1 2 3 4 5 6 7 8 9 10 11 12 13 14 15 16 17 18 19 20 21 22 23 24 25 26 27 28 29 30 31 32 33 34 35 36 37 38 39 40 41 42 43 44 45 46 47 48 49 50 51 52 53 54 55 56 57 58 59 60 61 62 63 64 65 66 67 68 69 70 71 72 73 74 75 76 77 78 79 80 81 82 83 84 85 86 87 88 89 90 91 92 93 94 95 96 97 98 99 100 101 102 103 104 105 106 107 108 109 110 111 112 113 114 115 116 117 118 119 120 121 122 123 124 125 126 127 128 129 130 131 132 133 134 135 136 137 138 139 140 141 142 143 144 145 146 147 148 149 150 151 152 153 154 155 156 157 158 159 160 161 162 163 164 165 166 167 168 169 170 171 172 173 174 175 176 177 178 179 180 181 182 183 184 185 186 187 188 189 190 191 192 193 194 195 196 197 198 199 200 201 202 203 204 205 206 207 208 209 210 211 212 213 214 215 216 217 218 219 220 221 222 223 224 225 226 227 228 229 230 231 232 233 234 235 236 237 238 239 240 241 242 243 244 245 246 247 248 249 250 251 252 253 254 255 256 257 258 259 260 261 262 263 264 265 266 267 268 269 270 271 272 273 274 275 276 277 278 279 280 281 282 283 284 285 286 287 288 289 290 291 292 293 294 295 296 297 298 299 300 301 302 303 304 305 306 307 308 309 310 311 312 313 314 315 316 317 318 319 320 321 322 323 324 325 326 327 328 329 330 331 332 333 334 335 336 337 338 339 340 341 342 343 344 345 346 347 348 349 350 351 352 353 354 355 356 357 358 359 360 361 362 363 364 365 366 367 368 369 370 371 372 373 374 375 376 377 378 379 380 381 382 383 384 385 386 387 388 389 390 391 392 393 394 395 396 397 398 399 400 401 402 403 404 405 406 407 408 409 410 411 412 413 414 415 416 417 418 419 420 421 422 423 424 425 426 427 428 429 430 431 432 433 434 435 436 437 438 439 440 441 442 443 444 445 446 447 448 449 450 451 452 453 454 455 456 457 458 459 460 461 462 463 464 465 466 467 468 469 470 471 472 473 474 475 476 477 478 479 480 481 482 483 484 485 486 487 488 489 490 491 492 493 494 495 496 497 498 499 500 501 502 503 504 505 506 507 508 509 510 511 512 513 514 515 516 517 518 519 520 521 522 523 524 525 526 527 528 529 530 531 532 533 534 535 536 537 538 539 540 541 542 543 544 545 546 547 548 549 550 551 552 553 554 555 556 557 558 559 560 561 562 563 564 565 566 567 568 569 570 571 572 573 574 575 576 577 578 579 580 581 582 583 584 585 586 587 588 589 590 591 592 593 594 595 596 597 598 599 600 601 602 603 604 605 606 607 608 609 610 611 612 613 614 615 616 617 618 619 620 621 622 623 624 625 626 627 628 629 630 631 632 633 634 635 636 637 638 639 640 641 642 643 644 645 646 647 648 649 650 651 652 653 654 655 656 657 658 659 660 661 662 663 664 665 666 667 668 669 670 671 672 673 674 675 676 677 678 679 680 681 682 683 684 685 686 687 688 689 690 691 692 693 694 695 696 697 698 699 700 701 702 703 704 705 706 707 708 709 710 711 712 713 714 715 716 717 718 719 720 721 722 723 724 725 726 727 728 729 730 731 732 733 734 735 736 737 738 739 740 741 742 743 744 745 746 747 748 749 750 751 752 753 754 755 756 757 758 759 760 761 762 763 764 765 766 767 768 769 770 771 772 773 774 775 776 777 778 779 780 781 782 783 784 785 786 787 788 789 790 791 792 793 794 795 796 797 798 799 800 801 802 803 804 805 806 807 808 809 810 811 812 813 814 815 816 817 818 819 820 821 822 823 824 825 826 827 828 829 830 831 832 833 834 835 836 837 838 839 840 841 842 843 844 845 846 847 848 849 850 851 852 853 854 855 856 857 858 859 860 861 862 863 864 865 866 867 868 869 870 871 872 873 874 875 876 877 878 879 880 881 882 883 884 885 886 887 888 889 890 891 892 893 894 895 896 897 898 899 900 901 902 903 904 905 906 907 908 909 910 911 912 913 914 915 916 917 918 919 920 921 922 923 924 925 926 927 928 929 930 931 932 933 934 935 936 937 938 939 940 941 942 943 944 945 946 947 948 949 950 951 952 953 954 955 956 957 958 959 960 961 962 963 964 965 966 967 968 969 970 971 972 973 974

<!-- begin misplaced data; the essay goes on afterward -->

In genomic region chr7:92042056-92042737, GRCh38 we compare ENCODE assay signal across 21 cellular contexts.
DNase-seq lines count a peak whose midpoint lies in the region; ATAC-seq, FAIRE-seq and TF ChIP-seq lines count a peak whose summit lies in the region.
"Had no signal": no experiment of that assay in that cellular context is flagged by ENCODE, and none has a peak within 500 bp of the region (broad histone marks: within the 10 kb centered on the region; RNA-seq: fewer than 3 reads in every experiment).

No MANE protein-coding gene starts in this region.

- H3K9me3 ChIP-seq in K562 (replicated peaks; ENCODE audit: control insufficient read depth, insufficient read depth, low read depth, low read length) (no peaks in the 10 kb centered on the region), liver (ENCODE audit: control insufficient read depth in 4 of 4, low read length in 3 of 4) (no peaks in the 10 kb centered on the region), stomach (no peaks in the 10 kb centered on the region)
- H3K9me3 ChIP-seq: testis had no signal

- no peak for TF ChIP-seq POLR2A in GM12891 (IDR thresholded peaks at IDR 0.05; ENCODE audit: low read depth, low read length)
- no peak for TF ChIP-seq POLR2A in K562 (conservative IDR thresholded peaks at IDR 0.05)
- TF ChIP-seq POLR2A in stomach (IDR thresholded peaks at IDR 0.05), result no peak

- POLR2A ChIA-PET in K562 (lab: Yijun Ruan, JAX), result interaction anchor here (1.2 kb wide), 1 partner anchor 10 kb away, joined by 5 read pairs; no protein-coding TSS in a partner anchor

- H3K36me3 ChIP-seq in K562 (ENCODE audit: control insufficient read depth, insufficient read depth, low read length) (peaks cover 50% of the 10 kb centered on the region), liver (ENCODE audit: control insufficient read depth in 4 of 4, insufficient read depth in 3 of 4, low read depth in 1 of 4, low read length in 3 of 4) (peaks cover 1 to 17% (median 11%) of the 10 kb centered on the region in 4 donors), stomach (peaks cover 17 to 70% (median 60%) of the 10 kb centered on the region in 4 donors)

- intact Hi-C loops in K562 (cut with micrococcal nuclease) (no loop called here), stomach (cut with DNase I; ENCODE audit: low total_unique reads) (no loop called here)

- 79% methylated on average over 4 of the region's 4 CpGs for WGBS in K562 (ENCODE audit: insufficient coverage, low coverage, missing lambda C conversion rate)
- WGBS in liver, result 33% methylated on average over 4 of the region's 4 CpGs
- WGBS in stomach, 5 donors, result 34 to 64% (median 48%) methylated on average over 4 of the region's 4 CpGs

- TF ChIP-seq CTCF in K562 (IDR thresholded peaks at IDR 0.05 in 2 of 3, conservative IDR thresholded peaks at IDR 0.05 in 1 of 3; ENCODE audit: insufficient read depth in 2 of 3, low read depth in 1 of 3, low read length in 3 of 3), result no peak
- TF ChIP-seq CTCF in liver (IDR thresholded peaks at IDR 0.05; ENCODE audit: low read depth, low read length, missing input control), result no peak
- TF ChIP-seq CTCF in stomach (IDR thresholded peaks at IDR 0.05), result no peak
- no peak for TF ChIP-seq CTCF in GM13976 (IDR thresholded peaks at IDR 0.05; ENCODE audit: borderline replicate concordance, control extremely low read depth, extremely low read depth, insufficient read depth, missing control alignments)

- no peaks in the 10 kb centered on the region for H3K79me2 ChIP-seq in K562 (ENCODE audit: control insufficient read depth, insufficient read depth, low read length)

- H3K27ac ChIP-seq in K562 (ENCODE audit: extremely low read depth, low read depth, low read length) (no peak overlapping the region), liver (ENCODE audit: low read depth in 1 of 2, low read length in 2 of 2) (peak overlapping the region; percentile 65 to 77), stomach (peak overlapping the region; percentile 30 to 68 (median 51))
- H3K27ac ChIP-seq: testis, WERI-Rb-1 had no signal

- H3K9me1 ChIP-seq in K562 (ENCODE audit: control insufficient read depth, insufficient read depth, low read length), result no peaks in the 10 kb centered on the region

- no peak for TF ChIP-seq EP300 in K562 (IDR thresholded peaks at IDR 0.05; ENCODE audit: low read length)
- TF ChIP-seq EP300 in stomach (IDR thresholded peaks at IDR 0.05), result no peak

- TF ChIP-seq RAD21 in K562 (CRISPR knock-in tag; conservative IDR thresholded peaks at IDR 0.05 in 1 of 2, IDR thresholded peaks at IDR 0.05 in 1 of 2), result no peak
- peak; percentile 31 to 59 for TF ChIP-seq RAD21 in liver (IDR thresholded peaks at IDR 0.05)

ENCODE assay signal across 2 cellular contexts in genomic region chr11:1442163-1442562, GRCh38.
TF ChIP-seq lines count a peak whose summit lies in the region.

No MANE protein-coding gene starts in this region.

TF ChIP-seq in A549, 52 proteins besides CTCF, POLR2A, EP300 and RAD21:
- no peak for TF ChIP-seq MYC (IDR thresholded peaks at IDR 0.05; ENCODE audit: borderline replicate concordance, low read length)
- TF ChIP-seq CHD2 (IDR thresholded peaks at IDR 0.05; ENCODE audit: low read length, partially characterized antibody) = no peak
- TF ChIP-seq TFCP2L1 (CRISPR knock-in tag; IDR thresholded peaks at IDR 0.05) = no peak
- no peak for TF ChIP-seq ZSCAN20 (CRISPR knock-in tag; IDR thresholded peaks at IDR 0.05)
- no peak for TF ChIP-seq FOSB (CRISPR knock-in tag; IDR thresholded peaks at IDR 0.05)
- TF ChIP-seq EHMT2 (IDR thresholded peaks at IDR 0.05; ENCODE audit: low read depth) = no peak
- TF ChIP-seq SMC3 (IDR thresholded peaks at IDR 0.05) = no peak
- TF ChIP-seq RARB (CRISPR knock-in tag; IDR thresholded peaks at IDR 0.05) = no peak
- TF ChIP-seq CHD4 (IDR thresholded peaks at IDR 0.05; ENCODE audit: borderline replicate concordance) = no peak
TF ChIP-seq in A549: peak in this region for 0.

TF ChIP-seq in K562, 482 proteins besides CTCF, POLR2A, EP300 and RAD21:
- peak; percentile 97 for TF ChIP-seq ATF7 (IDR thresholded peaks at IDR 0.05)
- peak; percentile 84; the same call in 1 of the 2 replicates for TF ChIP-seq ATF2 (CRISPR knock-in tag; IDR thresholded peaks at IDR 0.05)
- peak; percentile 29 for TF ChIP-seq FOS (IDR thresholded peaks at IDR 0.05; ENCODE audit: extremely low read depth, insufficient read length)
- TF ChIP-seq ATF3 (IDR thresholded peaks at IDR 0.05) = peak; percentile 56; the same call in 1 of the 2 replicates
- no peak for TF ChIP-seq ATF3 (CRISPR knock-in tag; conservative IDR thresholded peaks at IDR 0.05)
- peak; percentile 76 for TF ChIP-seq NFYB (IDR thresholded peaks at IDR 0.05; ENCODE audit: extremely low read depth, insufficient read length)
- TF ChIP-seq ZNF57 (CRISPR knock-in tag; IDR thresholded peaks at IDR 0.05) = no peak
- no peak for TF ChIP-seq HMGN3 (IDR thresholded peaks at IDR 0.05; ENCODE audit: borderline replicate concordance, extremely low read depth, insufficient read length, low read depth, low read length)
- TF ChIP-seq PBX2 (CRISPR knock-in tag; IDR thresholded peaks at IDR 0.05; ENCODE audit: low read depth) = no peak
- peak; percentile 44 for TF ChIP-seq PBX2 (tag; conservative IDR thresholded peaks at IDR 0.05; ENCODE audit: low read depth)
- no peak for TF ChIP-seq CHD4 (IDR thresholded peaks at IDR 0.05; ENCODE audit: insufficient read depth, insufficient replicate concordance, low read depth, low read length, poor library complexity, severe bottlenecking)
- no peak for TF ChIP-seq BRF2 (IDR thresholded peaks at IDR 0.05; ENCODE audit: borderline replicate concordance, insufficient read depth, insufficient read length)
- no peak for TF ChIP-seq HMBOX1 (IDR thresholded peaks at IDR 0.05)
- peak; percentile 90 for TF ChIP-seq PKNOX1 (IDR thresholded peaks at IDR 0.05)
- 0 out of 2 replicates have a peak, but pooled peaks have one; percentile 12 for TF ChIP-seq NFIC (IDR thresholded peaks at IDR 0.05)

| 0-9| A| B| C| D| E| F| G| H| I| J| K| L| M |

| N| O| P| Q| R| S| T| U| V| W| X| Y| Z|

Razorcake Podcast Player


·NO CHOICE
·SPIDER BAGS
·VARIOUS ARTISTS
·SCALPLOCK
·VACATION CLUB, THE
·BIPEDAL, BY PEDAL!
·GOIN’ PLACES
·SIN 34
·TOP TEN


If you live in the Los Angeles area and want to help us out, let us know.



Get monthly notifications of new arrivals and distro and special offers for being part of the Razorcake army.



 
Razorcake/Gorsky Press, Inc.
PO Box 42129
Los Angeles, CA 90042

Except for reviews, which appear in both, the
contents of the Razorcake website are completely
different from the contents of Razorcake Fanzine.

© 2001-2015 Razorcake/Gorsky Press, Inc. Privacy Policy

Razorcake.org is made possible in part by grants from
the City of Los Angeles, Department
of Cultural Affairs and is supported
by the Los Angeles County Board of
Supervisors through the Los Angeles
Arts Commission.
Department of Cultural AffairsLos Angeles County Arts Commission


Web site engine code is Copyright © 2003 by PHP-Nuke. All Rights Reserved. PHP-Nuke is Free Software released under the GNU/GPL license.